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S. Rizwan, A. Huma

Allama Iqbal Open University (PAKISTAN)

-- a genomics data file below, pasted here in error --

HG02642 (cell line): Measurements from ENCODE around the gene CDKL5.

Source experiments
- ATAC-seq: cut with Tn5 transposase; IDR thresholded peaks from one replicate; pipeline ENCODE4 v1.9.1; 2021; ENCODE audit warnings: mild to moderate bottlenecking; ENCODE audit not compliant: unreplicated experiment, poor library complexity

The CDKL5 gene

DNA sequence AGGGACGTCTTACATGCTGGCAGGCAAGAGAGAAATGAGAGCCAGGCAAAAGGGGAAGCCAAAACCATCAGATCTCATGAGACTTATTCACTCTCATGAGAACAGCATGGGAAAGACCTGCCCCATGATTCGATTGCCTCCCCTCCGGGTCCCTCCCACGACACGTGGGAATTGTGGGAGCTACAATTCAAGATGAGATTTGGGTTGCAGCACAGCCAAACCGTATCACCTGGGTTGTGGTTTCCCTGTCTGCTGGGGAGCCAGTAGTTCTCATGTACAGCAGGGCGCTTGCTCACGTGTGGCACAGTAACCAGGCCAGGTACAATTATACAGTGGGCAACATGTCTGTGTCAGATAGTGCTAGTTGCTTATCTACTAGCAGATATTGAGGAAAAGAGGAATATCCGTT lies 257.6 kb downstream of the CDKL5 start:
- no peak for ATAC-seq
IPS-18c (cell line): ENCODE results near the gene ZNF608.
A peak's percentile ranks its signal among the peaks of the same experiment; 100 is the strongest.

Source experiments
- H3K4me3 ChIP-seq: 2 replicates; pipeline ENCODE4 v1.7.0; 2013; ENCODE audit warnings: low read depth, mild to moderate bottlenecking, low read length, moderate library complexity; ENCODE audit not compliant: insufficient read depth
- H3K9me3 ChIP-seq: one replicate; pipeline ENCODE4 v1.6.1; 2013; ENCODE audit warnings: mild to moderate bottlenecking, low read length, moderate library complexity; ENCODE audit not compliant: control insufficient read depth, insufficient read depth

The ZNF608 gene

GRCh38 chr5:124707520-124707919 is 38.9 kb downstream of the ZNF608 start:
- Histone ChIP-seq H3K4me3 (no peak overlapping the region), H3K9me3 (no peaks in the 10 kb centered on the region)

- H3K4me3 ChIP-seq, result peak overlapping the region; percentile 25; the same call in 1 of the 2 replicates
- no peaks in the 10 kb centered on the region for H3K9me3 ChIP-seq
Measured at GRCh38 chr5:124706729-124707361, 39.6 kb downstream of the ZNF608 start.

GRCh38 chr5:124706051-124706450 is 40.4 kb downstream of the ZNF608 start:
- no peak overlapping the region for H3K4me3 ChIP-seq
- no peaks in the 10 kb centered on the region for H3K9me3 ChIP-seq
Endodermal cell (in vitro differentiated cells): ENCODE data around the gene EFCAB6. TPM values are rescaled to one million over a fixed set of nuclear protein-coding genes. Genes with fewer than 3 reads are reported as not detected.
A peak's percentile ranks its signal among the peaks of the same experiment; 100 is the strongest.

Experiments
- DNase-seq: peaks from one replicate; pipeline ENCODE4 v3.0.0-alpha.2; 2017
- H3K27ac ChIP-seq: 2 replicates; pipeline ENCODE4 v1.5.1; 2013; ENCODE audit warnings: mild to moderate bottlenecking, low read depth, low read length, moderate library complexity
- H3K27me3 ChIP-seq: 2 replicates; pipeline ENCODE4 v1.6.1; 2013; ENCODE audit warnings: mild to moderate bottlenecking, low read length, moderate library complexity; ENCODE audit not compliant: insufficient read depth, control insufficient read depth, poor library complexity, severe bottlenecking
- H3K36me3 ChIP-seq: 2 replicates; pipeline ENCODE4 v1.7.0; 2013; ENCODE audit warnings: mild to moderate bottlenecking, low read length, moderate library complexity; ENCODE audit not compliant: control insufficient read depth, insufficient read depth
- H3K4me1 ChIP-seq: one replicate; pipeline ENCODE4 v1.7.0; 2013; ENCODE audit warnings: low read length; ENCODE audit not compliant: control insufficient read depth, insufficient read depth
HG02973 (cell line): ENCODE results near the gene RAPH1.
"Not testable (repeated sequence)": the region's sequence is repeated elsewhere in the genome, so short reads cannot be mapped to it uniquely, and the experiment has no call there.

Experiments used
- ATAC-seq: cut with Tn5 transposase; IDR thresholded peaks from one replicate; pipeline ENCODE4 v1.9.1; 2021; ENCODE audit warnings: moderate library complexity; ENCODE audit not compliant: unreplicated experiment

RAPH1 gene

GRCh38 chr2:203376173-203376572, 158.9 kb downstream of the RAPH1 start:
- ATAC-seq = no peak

“Education, and specifically higher education, has characteristics of being a consumption good and an investment good” (Ramsey, 2012). Education is one of the major socio economic indicators of development of any country. It is no doubt the backbone of strong economy. Higher education is offered to the people with a perspective of preparing them to bring a better future through their expertise. In the era of knowledge economy it can be safely said that a nation can be transformed into a developed nation if Higher Education is given due importance. Access has a two-way role for reaching, providing a passage, an entrance or a doorway to education, availability of educational services for population at different levels, beginning from primary to tertiary levels. It is not only important to provide education opportunities but also to keep track of the utilization of these opportunities. Equity means creating equal opportunities for equal access in higher education. This include Representational (proportional participation) and Resource (educational resources) equity which whenever unequally distributed, broadens the equity gaps. Pakistan not only aims to achieve the Millennium Development Goals but also to eliminate gender disparity at all levels of education. Equity in education reflects the extent to which access and opportunities for students are just and fair. This includes reduction in disparities based on gender, poverty, residence, ethnicity, language, location etc. The Government of Pakistan is planning to raise the gross enrollment ratio to 15 percent by 2020, whereas the Higher Education in the country still remains closer to the elitist rather than masses stage. Therefore a risk prevails that the mode of selection of this “elite” will be based as much on social/financial or other factors as on academic merit. Already, cost-recovery is at high levels, and may constitute an obstacle for talented but poor students. It is critical that, as the system expands, meritocratic values prevail. The major purpose of the study was to provide a description and an assessment of the current status of access to tertiary education in Pakistan and to discuss which schemes need to be in place so that equity of access is guaranteed when enrollments are expanding. For this purpose 31 universities were requested to provide enrollment and financial aid data. Over all enrollment and financial aid data was also obtained from the statistics and Human Resource Department of Higher Education Commission. Previous studies and National Survey studies of Bureau of Statistics were reviewed and analyzed. A situational and gap analysis was conducted on the basis of available data. It was found that there is gender disparity within each level of education especially according to areas of specialization. There is regional disparity although scholarship schemes have quota for the deprived areas, yet the students coming from these regions often cannot fulfill the merit criteria and fail to avail the funding opportunities. Time line of scholarship and income bracket is inappropriate for ensuring equity and access to higher education.